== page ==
This sexy, public persona is what distinguishes la femme comme il faut from la bourgeois e, whose sexual persona is defined not by mystery, but by motherhood. Unlike la grisettewhose physiology was written by Janin, la femme comme il faut clings to bourgeois notions of respectability — she waits until marriage to have sex. La Modistea shop girl who works deing windows and other retail displays of luxury items, is presented as a typical femme comme il faut in the mode of Balzac.
She works within the "symbolic system 89 " of bourgeois femininity as described by Smith; la modiste 's work is the public sphere manifestation of the private sphere housekeeping Smith writes about in Ladies of the Leisure Class. As a writer, d'Anspach is concerned with showing a male audience the respectability of the middle-class working woman, and the way in which women can participate in the modern project of a meritocratic economy.
Directing a skeptical male audience who may not be comfortable seeing a woman in the public sphere, d'Anspach writes:. By comparing La Modiste to men who try to improve their lot in life through economic activity, d'Anspach locates women as players in and contributors to the modern social and economic project.
D'Anspach has a more nuanced and realistic view of women's role in modernity than Balzac, Janin or Smith. Because she understands that modernity was in fact, transformative for many women, she is able to explain how they enthusiastically took part in it. But d'Anspach also understands that respectable women are still expected to conform to bourgeois values when it comes to home and family. Her modiste will never achieve upper middle-class status by working in a boutique. To do that, she will need to make a good marriage, and d'Anspach accepts that ultimately, that is how these young women will better themselves.
By selling commodities to the rich, they expose themselves to a world of eligible suitors who might not ever have considered them in another era. This relatively liberated working woman becomes a commodity herself. She must look pulled together, smile at her customers, and engage in coquettish conversation with ease. Her sexuality is for sale. So while Smith conceives of 19th century women as reproducers and consumers, it is clear that another role was open to them: that of the self-marketer. La modiste barters in traditional femininity in the hope of attracting male consumers.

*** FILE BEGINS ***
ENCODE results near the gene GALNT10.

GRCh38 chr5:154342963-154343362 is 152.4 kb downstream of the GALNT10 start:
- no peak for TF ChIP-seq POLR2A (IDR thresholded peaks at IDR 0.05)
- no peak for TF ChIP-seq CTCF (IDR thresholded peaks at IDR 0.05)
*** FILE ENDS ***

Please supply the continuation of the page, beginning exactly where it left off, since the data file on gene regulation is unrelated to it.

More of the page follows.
D'Anspach unabashedly approves of the way in which la modiste brings her sexuality into the urban marketplace as a working woman. In doing so, this femme comme il faut manages to improve her own situation in life while simultaneously contributing to the economy and thus to the project of modernization itself. She is a decidedly public sphere character who delights in new opportunities available to the modern woman.
La grisette is a similar female urban type who publicly trades in sexuality and hopes to make beneficial alliances with men. But la grisette is fundamentally different from les femmes comme il faut for two reasons: first, she uses her sexuality in a different, more revolutionary way, and secondly, she New paris IN sexy women not with men of the bourgeoisie, but with bohemians, a subculture regarded with suspicion by the upper middle-class.New paris IN sexy women
email: [email protected] - phone:(812) 742-1567 x 6299
Succes De Paris Fujiyama oz Women's Eau de Toilette